Wednesday, August 17, 2005

Tulsa Transit

I take back everything bad I ever said about Tulsa Transit.

Well, almost.

I finally broke down and took the bus to work this morning, after looking at the website and determining which bus to take and when. I walked a little bit less than a mile east to catch a southbound bus, not realizing that there was also an eastbound bus that could have gotten me to the stop more quickly. I passed one of the stops for the eastbound bus and called the Tulsa Transit, but they said that the next bus wouldn't arrive until well after I was to be at work. Despite this claim, the eastbound bus passed me as I trudged through the broken sidewalks and mud of this not-pedestrian-friendly city, leaving me wondering where the communication breakdown had been between me and the customer service agent who told me that the eastbound bus wouldn't come in time. By that time I was already very close to my southbound bus stop, so it didn't matter much.

I arrived at the southbound bus stop and waited. The bus arrived on schedule, picked me up, and whisked me away. I had bought a bus pass at QuikTrip, whose magnetic stripe entitled me to ten rides for a mere $10.00 (a savings of 50 cents per ride). It took me a minute to figure out how to swipe the card, but I managed it and sat down. Looking around, I noticed that most of the folks on the bus were working class or poor. I was the only one on the bus in "business casual" clothing, leading me to believe that I might be among the first white collar workers in Tulsa to succumb to high gas prices and experiment with taking the bus.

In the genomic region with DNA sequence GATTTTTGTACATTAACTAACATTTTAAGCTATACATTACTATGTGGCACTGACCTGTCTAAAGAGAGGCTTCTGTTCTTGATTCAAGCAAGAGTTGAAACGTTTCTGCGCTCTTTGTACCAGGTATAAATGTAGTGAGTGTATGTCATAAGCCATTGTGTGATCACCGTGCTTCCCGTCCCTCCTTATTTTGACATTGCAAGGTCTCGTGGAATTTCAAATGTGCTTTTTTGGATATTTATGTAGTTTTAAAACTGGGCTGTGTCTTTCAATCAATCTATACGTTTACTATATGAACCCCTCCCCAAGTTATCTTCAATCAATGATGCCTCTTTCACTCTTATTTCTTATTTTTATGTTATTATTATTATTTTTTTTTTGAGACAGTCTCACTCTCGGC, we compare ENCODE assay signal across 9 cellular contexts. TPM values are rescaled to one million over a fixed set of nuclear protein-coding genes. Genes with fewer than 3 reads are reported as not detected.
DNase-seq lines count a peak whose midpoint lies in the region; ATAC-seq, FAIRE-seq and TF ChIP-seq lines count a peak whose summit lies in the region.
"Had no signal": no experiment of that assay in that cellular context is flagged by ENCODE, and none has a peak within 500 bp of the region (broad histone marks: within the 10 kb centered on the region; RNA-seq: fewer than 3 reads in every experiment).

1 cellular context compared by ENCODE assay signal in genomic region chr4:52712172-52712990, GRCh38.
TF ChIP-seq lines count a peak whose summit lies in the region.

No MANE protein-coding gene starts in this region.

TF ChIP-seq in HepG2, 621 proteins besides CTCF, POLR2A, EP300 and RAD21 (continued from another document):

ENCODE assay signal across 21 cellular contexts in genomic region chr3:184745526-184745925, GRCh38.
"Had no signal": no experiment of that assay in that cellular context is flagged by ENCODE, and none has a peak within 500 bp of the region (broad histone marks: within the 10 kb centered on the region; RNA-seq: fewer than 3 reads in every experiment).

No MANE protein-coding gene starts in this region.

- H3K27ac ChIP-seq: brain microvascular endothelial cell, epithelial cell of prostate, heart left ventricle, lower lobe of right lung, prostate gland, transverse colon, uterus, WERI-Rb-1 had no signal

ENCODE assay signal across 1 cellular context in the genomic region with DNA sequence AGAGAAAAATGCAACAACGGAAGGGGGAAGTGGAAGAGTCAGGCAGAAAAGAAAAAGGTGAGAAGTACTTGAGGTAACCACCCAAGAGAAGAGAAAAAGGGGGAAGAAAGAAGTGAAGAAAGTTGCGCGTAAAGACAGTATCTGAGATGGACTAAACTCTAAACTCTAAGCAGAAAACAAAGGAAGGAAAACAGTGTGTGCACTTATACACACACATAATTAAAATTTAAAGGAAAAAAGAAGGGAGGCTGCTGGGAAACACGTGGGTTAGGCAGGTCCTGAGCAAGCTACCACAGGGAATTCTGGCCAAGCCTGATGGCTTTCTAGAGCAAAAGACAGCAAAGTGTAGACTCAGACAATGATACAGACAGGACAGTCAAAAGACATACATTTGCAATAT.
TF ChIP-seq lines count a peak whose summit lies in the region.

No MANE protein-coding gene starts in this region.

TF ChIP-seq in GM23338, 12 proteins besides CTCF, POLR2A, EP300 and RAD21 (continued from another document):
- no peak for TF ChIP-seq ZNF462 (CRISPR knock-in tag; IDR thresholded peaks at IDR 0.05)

Let me stop here. I feel like the previous paragraph sounded arrogant and elitist, and that was certainly not my intent. In fact, quite the opposite. I have nothing but respect for hardworking folks who take the bus every day to work, and I recognize that while I may choose to take the bus from time to time, many people do not have that choice--they rely on public transportation all of the time. These folks are one big reason why every city needs a good public transportation system.

In Tulsa, at least, a big hurdle that proponents of public transportation have is the stigma attached to the Tulsa bus system. A lot of the people with cars in this city (who have probably never even taken a bus) think of Tulsa Transit as the domain of the homeless and the desperately poor, and that no "successful" middle class person would stoop to taking the bus. I used to be one of these people. Unfortunately, by refusing to take the bus, the middle class have created a self-fulfilling prophecy--the bus has become the domain of the working class and poor, and that is probably one major reason why we don't spend more money on it.

The southbound bus took me to work quickly and efficiently, though I made the additional mistake of requesting a stop a little too early, forcing me to walk a little bit farther to get to my office. I didn't realize that the bus driver would stop anywhere one requests a stop; I thought he would only stop at designated bus stops.

Today was a trial run. I can't start taking the bus regularly because I will still need to be home at lunch to walk my dog. (My partner is home today, so he will be able to take care of the dog.) Once the weather cools off, I'll start putting the dog outside while I'm at work, and then I'll be able to take the bus a few times a week, saving gas money, helping the environment and keeping miles off of my car. It's a good thing.